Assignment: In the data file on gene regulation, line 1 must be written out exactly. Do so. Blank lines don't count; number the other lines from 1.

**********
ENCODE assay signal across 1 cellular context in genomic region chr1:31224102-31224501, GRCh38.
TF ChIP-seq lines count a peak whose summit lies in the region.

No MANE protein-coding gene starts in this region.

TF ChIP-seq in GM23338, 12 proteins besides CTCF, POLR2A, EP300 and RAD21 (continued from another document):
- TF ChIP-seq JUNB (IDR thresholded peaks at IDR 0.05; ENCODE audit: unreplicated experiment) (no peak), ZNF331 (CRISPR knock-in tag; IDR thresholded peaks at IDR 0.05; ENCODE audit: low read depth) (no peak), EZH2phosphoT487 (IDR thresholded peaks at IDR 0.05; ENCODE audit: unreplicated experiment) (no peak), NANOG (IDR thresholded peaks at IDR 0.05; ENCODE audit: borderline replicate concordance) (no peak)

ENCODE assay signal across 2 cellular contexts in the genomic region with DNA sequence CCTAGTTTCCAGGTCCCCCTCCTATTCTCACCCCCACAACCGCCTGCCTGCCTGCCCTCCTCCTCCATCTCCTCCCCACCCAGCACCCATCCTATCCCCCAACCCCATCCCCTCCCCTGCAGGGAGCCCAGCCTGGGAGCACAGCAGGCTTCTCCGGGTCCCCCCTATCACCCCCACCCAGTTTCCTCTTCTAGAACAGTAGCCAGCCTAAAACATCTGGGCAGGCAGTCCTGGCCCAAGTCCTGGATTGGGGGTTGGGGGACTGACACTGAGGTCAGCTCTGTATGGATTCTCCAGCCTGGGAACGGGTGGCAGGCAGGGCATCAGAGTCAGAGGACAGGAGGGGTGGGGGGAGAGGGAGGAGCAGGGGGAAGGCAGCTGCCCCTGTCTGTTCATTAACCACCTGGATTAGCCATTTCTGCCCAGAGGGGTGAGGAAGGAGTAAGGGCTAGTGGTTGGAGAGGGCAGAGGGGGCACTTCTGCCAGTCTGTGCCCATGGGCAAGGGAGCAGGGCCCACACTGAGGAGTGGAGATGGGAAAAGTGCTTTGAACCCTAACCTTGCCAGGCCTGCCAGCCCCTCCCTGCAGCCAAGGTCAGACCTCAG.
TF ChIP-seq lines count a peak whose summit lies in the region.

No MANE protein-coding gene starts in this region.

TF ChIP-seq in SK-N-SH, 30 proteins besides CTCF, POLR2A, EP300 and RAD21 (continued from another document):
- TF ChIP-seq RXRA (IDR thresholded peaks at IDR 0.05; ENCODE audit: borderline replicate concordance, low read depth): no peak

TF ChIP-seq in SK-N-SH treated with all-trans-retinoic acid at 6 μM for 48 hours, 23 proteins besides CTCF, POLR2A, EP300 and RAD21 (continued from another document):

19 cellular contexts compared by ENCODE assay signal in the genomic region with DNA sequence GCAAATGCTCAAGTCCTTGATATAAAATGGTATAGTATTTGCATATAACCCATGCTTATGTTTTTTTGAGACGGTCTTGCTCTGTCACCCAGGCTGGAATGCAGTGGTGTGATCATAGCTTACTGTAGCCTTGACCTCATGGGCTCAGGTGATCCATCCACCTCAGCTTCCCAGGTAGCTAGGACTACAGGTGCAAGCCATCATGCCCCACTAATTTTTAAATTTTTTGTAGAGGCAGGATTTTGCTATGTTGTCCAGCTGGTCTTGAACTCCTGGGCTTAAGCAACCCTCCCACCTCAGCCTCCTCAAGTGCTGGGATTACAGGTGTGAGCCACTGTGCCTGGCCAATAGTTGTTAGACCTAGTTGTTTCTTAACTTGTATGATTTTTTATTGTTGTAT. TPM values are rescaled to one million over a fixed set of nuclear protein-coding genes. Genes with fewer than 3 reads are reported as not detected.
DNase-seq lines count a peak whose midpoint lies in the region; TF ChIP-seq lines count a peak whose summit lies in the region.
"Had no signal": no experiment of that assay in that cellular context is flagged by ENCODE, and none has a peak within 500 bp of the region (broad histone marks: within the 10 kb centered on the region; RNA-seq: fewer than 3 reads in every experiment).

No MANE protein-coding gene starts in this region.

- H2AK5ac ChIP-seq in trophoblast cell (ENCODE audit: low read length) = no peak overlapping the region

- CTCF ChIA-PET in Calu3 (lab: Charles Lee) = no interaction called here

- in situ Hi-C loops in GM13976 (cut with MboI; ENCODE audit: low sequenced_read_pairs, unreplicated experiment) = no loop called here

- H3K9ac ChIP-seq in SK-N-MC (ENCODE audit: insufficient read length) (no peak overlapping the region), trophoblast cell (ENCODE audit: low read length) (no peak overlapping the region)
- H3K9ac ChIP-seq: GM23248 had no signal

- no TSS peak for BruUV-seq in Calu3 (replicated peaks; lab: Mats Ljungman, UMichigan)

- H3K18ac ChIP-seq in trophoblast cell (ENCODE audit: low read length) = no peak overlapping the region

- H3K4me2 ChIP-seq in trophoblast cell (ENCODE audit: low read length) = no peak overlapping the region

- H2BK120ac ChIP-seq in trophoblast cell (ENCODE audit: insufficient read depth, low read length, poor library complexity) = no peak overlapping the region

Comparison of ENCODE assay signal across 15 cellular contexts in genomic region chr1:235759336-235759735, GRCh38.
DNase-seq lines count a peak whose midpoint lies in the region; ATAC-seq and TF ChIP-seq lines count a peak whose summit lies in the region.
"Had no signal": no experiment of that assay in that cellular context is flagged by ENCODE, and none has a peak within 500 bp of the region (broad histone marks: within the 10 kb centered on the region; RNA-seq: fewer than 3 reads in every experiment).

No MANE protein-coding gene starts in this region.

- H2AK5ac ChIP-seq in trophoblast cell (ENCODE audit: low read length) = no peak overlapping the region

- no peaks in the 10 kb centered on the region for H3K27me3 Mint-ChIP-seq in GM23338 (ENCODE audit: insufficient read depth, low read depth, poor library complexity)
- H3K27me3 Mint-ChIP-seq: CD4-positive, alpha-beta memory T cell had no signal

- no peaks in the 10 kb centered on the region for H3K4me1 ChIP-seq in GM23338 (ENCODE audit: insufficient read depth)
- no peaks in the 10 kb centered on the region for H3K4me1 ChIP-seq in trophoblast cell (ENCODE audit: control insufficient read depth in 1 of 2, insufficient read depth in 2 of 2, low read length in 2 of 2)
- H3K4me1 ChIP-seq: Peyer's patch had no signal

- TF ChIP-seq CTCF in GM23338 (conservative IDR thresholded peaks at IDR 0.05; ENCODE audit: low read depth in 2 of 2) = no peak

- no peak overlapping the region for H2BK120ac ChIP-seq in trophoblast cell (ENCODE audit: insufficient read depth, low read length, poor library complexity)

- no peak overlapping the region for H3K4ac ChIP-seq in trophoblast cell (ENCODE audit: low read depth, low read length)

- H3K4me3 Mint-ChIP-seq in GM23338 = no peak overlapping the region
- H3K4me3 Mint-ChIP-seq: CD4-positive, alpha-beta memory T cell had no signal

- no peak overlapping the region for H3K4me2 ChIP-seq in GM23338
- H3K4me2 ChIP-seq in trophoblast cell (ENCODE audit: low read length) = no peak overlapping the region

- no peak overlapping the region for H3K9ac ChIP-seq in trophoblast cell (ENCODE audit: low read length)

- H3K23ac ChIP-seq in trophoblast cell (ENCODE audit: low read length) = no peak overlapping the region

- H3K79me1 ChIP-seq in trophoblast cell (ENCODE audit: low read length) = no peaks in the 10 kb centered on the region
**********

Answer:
ENCODE assay signal across 1 cellular context in genomic region chr1:31224102-31224501, GRCh38.